No sweat

With 4:50 left in the first half of Saturday night's game at Athens, Tennessee head coach Phillip Fulmer had a 24-7 deficit to overcome. But he also had John Chavis and David Cutcliffe to help overcome it.

Chavis' defense forced four second-half turnovers and blocked a punt for a touchdown. Cutcliffe's offense produced five touchdowns and a field goal on its last six possessions. Fulmer's frown turned into a smile and the 24-7 deficit turned into a 51-33 victory.

Coming back from 17 points down on the road is never easy but having his trusted coordinators to share the challenge helped Fulmer considerably Saturday night at Sanford Stadium.

"It's wonderful to have those guys," the head man said. "They do a really good job."

Chavis and Cutcliffe have been around the block a few times, so they stay calm when all hell seems to be breaking loose. That helps Phillip Fulmer stay calm, as well.

"We all go through different emotions all the time," the head man noted. "Sometimes I'm the one calming them down. Sometimes they're the ones calming me down. It's a good working relationship."

Chavis has been Fulmer's defensive coordinator for 12 years, 1995 to the present. Cutcliffe is on his second tour of duty as Fulmer's offensive coordinator – 1993-1998 and 2006 – so he has seven years' tenure with the boss.

"The time we spent together is really neat for us," Fulmer said.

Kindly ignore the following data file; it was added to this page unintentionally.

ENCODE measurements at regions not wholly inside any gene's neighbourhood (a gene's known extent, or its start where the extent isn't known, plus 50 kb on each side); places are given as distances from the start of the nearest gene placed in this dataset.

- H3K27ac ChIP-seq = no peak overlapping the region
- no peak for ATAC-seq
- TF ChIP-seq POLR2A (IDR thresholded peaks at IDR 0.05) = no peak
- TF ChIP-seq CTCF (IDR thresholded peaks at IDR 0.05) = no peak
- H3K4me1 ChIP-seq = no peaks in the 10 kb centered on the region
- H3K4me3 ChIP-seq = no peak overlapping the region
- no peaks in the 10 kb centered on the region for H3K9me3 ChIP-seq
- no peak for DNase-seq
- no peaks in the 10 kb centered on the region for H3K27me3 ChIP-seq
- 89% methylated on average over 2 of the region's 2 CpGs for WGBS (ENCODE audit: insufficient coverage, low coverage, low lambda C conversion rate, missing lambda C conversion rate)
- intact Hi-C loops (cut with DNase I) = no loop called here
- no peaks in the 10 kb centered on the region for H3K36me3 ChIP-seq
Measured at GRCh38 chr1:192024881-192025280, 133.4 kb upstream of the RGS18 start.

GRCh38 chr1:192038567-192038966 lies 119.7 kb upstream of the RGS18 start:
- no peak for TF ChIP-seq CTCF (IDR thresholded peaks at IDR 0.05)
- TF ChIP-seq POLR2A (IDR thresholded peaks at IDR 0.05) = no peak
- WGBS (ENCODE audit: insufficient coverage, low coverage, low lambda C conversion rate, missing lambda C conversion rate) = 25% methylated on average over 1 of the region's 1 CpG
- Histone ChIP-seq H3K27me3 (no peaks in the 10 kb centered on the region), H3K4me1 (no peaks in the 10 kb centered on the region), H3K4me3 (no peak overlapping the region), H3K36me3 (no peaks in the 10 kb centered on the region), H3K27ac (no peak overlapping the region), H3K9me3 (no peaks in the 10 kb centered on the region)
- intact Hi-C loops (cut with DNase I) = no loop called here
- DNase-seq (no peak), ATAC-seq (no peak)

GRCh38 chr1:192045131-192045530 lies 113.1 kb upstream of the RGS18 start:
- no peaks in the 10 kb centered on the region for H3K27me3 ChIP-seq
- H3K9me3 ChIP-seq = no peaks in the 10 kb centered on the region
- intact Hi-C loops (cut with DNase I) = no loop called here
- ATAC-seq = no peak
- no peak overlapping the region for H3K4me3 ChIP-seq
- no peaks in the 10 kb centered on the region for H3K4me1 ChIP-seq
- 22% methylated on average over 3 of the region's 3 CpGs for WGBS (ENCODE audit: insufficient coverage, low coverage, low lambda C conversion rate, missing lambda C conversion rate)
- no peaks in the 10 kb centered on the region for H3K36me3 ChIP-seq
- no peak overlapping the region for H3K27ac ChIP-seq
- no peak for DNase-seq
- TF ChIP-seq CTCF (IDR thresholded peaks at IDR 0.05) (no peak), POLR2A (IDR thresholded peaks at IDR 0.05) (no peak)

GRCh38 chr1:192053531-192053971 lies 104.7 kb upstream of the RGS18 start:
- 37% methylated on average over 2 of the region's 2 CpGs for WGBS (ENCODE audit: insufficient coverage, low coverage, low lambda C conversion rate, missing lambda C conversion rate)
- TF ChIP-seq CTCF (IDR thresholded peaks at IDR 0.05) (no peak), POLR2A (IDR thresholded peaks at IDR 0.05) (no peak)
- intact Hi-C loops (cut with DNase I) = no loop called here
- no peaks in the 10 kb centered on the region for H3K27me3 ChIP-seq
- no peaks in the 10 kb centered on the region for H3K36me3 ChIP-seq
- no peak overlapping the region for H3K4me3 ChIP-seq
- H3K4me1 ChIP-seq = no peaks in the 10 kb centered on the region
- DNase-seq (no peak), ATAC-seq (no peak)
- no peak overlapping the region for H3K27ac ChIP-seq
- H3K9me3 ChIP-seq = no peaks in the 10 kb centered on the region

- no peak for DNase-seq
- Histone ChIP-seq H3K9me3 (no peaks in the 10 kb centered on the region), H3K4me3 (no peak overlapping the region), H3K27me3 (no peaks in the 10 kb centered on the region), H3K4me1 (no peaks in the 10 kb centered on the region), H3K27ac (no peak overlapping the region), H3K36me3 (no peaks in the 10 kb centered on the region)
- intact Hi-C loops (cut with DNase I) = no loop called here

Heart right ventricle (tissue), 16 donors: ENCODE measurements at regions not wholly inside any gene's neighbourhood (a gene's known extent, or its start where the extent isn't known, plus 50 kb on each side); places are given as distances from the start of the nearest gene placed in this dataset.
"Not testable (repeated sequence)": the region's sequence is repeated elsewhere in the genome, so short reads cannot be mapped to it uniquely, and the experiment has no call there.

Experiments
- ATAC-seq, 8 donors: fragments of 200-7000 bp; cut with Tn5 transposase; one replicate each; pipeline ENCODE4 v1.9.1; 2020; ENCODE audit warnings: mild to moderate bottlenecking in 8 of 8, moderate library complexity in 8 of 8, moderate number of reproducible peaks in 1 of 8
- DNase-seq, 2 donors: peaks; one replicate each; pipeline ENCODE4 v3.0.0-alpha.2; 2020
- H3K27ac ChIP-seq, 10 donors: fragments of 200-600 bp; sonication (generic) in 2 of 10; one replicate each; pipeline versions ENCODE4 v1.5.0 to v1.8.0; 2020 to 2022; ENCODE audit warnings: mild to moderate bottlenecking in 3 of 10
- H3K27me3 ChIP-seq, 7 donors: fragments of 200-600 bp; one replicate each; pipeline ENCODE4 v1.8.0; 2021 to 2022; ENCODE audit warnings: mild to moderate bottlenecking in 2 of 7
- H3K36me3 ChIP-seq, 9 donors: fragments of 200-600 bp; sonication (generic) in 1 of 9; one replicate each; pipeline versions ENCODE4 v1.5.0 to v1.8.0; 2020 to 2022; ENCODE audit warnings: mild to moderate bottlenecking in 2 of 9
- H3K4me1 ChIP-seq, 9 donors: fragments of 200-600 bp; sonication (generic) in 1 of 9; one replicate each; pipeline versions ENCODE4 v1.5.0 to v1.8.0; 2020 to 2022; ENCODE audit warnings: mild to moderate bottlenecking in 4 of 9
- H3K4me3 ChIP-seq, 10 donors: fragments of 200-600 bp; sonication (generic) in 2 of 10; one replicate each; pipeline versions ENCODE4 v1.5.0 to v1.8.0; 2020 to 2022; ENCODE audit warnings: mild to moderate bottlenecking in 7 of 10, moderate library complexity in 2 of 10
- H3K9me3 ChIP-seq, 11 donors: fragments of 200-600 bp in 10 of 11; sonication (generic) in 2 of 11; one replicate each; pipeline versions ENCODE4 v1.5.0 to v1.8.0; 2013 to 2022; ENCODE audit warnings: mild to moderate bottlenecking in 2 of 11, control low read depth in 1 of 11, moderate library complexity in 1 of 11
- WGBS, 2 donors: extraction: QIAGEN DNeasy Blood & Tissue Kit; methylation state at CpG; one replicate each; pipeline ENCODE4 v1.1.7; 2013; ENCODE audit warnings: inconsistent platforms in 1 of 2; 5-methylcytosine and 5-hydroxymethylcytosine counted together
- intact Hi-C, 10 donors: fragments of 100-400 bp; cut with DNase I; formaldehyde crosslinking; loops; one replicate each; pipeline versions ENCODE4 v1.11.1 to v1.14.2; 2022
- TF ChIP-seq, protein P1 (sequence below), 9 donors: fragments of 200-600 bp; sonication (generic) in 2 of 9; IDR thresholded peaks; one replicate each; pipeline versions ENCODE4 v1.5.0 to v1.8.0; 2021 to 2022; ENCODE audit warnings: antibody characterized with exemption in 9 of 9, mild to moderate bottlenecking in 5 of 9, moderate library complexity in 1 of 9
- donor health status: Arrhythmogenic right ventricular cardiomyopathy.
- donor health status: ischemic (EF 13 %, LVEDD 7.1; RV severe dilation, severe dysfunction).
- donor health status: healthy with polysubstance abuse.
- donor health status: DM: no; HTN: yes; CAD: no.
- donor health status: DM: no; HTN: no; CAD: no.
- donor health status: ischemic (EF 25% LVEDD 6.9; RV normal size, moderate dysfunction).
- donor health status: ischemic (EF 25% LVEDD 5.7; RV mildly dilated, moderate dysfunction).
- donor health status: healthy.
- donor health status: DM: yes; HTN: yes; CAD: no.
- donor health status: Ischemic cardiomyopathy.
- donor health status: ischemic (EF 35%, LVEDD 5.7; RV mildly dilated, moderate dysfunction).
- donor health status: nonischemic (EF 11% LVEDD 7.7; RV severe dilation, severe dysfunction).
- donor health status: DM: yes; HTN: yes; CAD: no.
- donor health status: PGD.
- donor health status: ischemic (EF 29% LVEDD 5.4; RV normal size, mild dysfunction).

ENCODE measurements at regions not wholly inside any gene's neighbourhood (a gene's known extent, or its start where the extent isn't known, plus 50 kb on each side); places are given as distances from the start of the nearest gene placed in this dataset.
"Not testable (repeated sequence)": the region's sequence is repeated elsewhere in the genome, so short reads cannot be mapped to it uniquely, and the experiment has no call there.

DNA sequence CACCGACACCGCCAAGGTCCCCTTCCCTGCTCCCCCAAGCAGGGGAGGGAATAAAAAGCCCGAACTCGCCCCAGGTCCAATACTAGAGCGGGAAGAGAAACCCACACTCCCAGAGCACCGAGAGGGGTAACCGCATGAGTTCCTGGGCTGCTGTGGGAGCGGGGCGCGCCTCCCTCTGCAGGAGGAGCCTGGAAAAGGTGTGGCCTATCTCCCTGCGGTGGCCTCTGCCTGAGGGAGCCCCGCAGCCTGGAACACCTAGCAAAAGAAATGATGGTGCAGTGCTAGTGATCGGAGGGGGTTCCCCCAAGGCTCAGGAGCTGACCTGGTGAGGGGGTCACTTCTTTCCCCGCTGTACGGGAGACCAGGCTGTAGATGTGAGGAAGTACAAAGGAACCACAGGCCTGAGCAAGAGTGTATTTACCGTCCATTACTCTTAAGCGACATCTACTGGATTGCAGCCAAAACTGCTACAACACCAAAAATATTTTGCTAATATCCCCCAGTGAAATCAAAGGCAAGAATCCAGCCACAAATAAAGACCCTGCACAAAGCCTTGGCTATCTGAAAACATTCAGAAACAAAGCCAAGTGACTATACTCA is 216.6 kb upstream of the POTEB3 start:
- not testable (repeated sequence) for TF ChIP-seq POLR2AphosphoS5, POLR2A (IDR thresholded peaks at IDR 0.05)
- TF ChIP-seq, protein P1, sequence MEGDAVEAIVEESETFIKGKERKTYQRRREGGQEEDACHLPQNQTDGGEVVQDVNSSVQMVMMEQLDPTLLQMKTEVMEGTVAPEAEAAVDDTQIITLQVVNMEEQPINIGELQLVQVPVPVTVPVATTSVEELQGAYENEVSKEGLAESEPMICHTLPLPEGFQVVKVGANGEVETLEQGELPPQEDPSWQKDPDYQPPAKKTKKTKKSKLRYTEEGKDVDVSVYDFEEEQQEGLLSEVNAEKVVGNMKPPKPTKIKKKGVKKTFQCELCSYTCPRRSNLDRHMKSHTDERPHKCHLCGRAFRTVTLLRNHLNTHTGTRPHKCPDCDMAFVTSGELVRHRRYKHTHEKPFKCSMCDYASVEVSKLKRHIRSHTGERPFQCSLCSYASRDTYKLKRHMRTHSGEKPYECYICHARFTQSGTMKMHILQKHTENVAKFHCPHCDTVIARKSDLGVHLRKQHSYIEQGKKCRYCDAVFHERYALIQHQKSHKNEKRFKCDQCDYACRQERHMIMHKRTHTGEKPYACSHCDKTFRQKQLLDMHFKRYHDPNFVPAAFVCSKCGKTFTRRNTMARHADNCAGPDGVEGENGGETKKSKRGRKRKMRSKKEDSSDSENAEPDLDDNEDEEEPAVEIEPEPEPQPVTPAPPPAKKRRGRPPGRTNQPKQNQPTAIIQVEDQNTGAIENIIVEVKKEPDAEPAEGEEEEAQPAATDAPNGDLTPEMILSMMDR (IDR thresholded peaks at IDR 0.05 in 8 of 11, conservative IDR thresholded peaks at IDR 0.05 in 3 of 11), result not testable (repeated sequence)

Certainly, the experience of UT's coaching staff helped Saturday night in Athens. So did the experience of Tennessee's veteran players. They kept the younger guys from panicking when the first-half deficit swelled to 17 points.

"An older, veteran team might handle those things better," Fulmer said. "We've got enough older guys leading our team in the right direction. You could hear them on the sideline, saying: 'Stay in it, stay in it. We can get 'em.'"

The head man surmised that "the big difference in game was takeaways by our defense in the second half." Still, he noted that the offense contributed significantly, as well.

"It took everybody to get it done," he said. "After watching the tape I'm even happier about the way our guys battled back to get the win."

The Vols showed no ability to "battle back" in 2005. The defense struggled to force turnovers and the offense struggled to score points. That's why the team limped home 5-6. The 2006 Vols seem much more resilient, at least based on Saturday night's frantic rally.

"The mental and physical toughness, the character and leadership of the team showed through," Fulmer noted. "We've been battling, really, since January – from the attitude standpoint, the leadership standpoint, finding out who's committed. It says a lot."

In addition to a new resilience, Tennessee has shown a new killer instinct in recent weeks. After letting California, Air Force and Florida mount fourth-quarter comebacks in Games 1, 2 and 3, the Vols have closed like champions in Games 4, 5 and 6.

"We've finished the last couple of ballgames pretty good," Fulmer conceded.

The Vol coach said his team's big finish against Georgia "was probably a response to not knowing how many points you're going to need," adding that he thought "we might need more than 50."

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